Great report by Steve Gelsi of Marketwarch.
By Steve Gelsi, MarketWatch
NEW YORK (MarketWatch) -- With sales of pricy compact fluorescent bulbs
slowed to a stop by the recession, the lighting industry is sharpening
its focus on light emitting diodes in the hope this next-generation
technology can rev up sales.
While the cost of a compact fluorescent light (CFL) bulb has fallen as
low as $2.50 each in multi-packs, old fashioned light bulbs sell for 40
cents apiece, helping the older incandescent technology maintain its
Major bulb makers GE
, Siemens AG
and Philips gathering at the Lightfair International show this week in
New York City looked toward the next generation of light emitting
diodes (LEDs) as the next big thing in modern illumination.
While CFL sales now comprise a big chunk of the industry -- 20% or more
at some companies -- the business has edged lower over the past 12
Lighting Industry Pioneering a Better, Energy-Saving Bulb
MarketWatch's Steve Gelsi reports from the 2009 Lightfair International
conference, where offering more illumination for less power and less
money is now the name of the game. He discusses compact florescent
lamps, or CFLs, with actor and activist Ed Begley Jr. and light
emitting diodes, or LEDs, with Ostram Sylvania CEO Charles Jerabek.
"It's a problem all of industry has right now
because times are pretty tough and the economy isn't growing," said
Charles Jerabek, CEO of Osram Sylvania, a unit of Siemens. "It just
puts a further challenge on us."
Light makers are showing off a growing stable of LED lights. With New
York City and other major urban areas already using LEDs in traffic
lights, the industry hopes to add to its success with street lights.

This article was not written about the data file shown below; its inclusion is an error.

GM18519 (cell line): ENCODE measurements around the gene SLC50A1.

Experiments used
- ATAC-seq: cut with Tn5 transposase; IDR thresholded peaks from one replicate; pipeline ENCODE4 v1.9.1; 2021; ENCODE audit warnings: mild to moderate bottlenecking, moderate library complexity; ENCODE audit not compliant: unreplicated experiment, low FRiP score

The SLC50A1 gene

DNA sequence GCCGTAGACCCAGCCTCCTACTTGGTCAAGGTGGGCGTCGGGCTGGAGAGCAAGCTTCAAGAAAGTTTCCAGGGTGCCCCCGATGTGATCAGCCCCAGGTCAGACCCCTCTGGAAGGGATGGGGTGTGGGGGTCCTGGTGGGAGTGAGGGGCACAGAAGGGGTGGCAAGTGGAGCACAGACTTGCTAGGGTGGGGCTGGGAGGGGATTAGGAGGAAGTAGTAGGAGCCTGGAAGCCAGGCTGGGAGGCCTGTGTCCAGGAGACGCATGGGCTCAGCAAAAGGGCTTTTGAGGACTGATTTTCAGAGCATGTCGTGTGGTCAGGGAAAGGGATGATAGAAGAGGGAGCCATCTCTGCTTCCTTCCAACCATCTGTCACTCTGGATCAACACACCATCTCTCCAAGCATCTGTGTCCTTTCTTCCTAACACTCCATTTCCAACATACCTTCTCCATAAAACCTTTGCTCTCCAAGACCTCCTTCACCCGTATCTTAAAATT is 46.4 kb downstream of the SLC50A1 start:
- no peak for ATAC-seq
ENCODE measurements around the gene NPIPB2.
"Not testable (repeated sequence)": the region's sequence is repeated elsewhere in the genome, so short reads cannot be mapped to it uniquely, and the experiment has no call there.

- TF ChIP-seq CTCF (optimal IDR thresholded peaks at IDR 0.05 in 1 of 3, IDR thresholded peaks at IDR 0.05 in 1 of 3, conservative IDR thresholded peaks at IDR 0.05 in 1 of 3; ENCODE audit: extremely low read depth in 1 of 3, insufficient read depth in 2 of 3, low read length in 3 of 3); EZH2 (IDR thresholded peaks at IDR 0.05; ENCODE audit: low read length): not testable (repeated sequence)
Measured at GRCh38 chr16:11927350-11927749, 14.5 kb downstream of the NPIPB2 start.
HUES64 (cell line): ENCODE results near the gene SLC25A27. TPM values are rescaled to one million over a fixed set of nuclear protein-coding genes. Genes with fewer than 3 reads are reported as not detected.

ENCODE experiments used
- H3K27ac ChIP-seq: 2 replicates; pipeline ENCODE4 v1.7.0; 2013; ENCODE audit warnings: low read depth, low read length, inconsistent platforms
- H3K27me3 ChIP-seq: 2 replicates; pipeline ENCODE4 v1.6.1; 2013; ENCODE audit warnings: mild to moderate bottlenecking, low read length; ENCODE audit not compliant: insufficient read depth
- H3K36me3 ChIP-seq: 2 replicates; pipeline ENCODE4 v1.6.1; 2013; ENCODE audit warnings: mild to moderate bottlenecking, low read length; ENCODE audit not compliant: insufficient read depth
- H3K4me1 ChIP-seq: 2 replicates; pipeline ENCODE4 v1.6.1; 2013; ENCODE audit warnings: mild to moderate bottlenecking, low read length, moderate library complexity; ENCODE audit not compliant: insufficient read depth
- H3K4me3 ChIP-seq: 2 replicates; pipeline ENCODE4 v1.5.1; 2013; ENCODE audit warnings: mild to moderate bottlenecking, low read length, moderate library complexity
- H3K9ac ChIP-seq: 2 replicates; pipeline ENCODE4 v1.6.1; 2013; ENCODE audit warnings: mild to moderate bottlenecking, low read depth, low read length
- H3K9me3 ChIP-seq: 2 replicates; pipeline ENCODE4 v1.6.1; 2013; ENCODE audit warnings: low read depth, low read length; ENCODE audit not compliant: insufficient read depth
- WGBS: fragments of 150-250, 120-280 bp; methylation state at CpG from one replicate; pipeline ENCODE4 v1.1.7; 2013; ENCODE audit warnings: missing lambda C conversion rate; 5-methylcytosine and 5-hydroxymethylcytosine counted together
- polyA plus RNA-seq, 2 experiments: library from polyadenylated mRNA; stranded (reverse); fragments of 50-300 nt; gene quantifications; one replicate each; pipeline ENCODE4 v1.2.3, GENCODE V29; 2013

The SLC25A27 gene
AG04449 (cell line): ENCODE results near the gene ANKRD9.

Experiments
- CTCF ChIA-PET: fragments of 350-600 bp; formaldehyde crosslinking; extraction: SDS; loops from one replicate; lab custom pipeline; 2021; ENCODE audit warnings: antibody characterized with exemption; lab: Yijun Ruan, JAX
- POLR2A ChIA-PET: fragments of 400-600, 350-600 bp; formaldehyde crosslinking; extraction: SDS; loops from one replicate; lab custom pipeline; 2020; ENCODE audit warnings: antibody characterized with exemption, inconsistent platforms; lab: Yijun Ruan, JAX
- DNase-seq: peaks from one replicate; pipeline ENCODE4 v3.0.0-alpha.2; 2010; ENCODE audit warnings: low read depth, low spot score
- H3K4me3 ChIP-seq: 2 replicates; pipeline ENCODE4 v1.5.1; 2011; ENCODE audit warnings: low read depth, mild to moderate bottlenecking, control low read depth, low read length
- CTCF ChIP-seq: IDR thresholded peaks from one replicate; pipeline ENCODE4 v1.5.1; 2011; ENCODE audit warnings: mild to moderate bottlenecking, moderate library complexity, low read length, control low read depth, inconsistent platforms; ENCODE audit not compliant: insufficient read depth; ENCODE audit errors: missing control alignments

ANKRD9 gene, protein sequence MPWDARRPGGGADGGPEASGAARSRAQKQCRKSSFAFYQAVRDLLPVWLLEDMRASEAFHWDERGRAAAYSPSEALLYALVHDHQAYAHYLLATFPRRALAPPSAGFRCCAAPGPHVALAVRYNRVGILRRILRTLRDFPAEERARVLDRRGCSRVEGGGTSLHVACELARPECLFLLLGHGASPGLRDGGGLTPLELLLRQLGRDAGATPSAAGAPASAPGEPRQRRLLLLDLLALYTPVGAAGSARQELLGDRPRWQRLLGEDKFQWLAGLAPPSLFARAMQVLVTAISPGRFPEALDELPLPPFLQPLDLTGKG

LEDs last much longer than CFLs and contain no mercury, a setback faced by compact fluorescent light bulbs.
Actor Ed Begley Jr., a speaker at Lightfair International and a
well-known green power advocate in the entertainment industry, argued
that CFLs help cut harmful emissions from coal-fired electricity plants
by saving power, even though they contain some toxic materials.
"You're better to buy the (CFL) bulb even with that miniscule amount of
mercury -- about the same as in a couple of cans of tuna -- and then
recycle it at Ikea or Home Depot," Begley said. "If you don't buy the
bulb you're putting more mercury into the air where you can't reclaim
Begley also championed the use of longer-lasting LED lighting now being
deployed in the motion picture and TV industries as a way for studios
to cut down on electricity bills and the expensive labor costs of
Sylvania just introduced its first direct LED competitor to the 40-watt
light bulb. The LED bulb uses 8 watts of power to produce about the
same amount of light as a 40-watt bulb. The LED bulb's expected life of
25,000 hours amounts to eight times the life of a conventional light
bulb. However, at a current cost of $50 each, the new bulb isn't quite
ready for prime time.
Industry mavens hope to bring the cost down over time as they move past
the less efficient incandescent bulb, which inadvertently turns most of
the energy powering it into heat instead of light.
For this reason and others, Congress in 2007 approved a phase-out of incandescent bulbs starting with the 40-watt bulb in 2012.
Begley, who owns an electric car that he uses solar cells to recharge,
said LED light bulbs could eventually take their place as the next big
thing to save energy cheaply.
"I was a broke, struggling actor in 1970 -- I did the cheap and easy
stuff that was available" to be green, he said. "There's many more
choices today. CFLs are affordable to anyone today. You'll save money
right away with energy-saving thermostats, weather stripping around
your doors and windows."
Meanwhile, the trade group NEMA is expected to release its
first-quarter survey of CFL sales next week. In the fourth quarter of
2008, the incandescent share of household lamp sales increased slightly
to 77.5%, as consumers eschewed costlier CFLs.
Steve Gelsi is a reporter for MarketWatch in New York.